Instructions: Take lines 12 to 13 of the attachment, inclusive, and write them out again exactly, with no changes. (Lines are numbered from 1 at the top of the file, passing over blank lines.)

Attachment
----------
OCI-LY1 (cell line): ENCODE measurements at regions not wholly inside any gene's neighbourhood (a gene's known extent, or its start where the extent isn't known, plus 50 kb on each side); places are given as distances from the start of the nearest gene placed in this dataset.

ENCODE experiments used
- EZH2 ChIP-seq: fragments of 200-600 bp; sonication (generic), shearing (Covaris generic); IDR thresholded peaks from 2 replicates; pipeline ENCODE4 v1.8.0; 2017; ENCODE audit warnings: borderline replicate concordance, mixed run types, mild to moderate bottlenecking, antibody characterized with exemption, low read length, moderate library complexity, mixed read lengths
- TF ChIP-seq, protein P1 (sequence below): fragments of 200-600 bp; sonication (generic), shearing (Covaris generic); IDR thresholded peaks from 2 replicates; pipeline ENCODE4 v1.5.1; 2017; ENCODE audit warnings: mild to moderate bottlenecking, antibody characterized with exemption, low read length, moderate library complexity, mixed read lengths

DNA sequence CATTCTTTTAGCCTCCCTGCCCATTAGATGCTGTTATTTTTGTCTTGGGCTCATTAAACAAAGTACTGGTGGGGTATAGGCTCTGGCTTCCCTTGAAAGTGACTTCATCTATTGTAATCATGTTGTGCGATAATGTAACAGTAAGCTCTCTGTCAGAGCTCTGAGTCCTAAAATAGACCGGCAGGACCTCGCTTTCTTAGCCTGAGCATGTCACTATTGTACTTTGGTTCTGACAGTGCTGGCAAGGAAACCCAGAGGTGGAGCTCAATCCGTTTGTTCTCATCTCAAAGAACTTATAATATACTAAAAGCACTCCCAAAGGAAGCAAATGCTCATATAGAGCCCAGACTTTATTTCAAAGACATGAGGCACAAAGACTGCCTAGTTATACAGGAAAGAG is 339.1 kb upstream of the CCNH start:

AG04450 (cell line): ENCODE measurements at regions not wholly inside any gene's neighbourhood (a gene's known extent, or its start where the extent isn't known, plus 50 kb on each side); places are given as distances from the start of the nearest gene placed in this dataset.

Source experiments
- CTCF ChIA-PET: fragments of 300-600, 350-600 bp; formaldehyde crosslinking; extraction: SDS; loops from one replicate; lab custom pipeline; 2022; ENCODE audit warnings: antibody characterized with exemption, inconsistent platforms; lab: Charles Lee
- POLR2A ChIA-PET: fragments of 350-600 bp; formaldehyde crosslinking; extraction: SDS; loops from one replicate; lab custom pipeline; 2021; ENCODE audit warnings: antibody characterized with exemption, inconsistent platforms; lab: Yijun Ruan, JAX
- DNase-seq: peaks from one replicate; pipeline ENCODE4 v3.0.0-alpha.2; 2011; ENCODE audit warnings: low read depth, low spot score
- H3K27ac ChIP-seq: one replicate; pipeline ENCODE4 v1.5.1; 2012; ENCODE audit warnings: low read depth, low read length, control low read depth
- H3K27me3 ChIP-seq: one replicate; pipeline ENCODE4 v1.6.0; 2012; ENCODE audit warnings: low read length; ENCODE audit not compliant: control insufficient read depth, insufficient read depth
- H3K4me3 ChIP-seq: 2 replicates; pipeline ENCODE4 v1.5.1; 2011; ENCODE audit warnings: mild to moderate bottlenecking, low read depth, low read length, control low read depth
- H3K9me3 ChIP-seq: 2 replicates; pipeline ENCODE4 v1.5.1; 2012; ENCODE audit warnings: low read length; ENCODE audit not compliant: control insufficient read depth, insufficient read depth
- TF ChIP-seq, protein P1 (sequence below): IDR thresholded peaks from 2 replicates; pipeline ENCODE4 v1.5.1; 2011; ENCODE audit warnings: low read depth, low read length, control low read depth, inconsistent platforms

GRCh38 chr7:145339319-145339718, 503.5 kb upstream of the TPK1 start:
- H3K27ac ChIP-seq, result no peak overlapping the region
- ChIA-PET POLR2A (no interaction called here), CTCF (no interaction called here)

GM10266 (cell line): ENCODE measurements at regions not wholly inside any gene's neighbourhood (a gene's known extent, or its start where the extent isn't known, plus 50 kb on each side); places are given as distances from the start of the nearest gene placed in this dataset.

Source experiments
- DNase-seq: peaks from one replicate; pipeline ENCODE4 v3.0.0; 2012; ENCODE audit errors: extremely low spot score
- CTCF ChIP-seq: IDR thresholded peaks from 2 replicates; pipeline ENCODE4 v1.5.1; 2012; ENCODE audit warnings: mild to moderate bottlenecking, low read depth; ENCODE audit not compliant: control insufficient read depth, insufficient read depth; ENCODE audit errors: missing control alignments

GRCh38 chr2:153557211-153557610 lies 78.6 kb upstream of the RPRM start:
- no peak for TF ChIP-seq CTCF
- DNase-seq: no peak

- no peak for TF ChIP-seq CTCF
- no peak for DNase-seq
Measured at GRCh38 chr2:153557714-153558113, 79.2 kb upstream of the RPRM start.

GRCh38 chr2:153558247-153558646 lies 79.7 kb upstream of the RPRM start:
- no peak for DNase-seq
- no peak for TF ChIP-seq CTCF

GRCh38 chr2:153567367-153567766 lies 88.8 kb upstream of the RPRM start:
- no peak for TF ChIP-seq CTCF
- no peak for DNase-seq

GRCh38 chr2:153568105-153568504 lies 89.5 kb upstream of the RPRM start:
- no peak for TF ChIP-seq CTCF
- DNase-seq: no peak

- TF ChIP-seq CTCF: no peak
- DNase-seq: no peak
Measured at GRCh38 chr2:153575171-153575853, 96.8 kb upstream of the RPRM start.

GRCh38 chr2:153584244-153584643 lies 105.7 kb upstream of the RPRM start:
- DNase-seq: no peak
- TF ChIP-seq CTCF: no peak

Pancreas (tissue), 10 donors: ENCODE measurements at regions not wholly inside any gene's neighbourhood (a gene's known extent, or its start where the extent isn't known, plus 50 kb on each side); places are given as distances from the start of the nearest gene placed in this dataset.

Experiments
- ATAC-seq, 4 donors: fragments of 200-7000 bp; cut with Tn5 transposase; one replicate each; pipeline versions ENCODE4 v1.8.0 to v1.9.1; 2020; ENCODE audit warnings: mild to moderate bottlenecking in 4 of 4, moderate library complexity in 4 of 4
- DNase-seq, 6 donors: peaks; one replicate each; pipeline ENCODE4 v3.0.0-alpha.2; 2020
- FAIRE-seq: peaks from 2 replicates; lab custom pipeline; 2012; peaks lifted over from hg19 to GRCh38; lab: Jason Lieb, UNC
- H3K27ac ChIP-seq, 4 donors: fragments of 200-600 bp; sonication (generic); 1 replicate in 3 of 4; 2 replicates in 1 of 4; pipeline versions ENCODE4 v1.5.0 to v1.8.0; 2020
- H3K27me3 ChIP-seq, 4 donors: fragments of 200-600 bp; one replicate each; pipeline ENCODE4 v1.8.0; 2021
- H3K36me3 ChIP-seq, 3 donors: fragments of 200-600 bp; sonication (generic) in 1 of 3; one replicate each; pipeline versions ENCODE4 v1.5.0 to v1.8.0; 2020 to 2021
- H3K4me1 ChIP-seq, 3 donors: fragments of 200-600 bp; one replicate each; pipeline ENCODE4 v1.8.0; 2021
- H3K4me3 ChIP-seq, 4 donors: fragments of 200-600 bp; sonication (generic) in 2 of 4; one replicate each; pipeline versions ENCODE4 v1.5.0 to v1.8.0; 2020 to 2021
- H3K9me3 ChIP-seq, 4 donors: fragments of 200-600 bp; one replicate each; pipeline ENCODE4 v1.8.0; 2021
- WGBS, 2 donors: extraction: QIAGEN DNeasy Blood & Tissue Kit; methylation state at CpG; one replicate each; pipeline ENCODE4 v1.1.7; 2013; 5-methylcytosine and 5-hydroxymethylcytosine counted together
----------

- H3K27me3 ChIP-seq: one replicate; pipeline ENCODE4 v1.6.0; 2012; ENCODE audit warnings: low read length; ENCODE audit not compliant: control insufficient read depth, insufficient read depth
- H3K4me3 ChIP-seq: 2 replicates; pipeline ENCODE4 v1.5.1; 2011; ENCODE audit warnings: mild to moderate bottlenecking, low read depth, low read length, control low read depth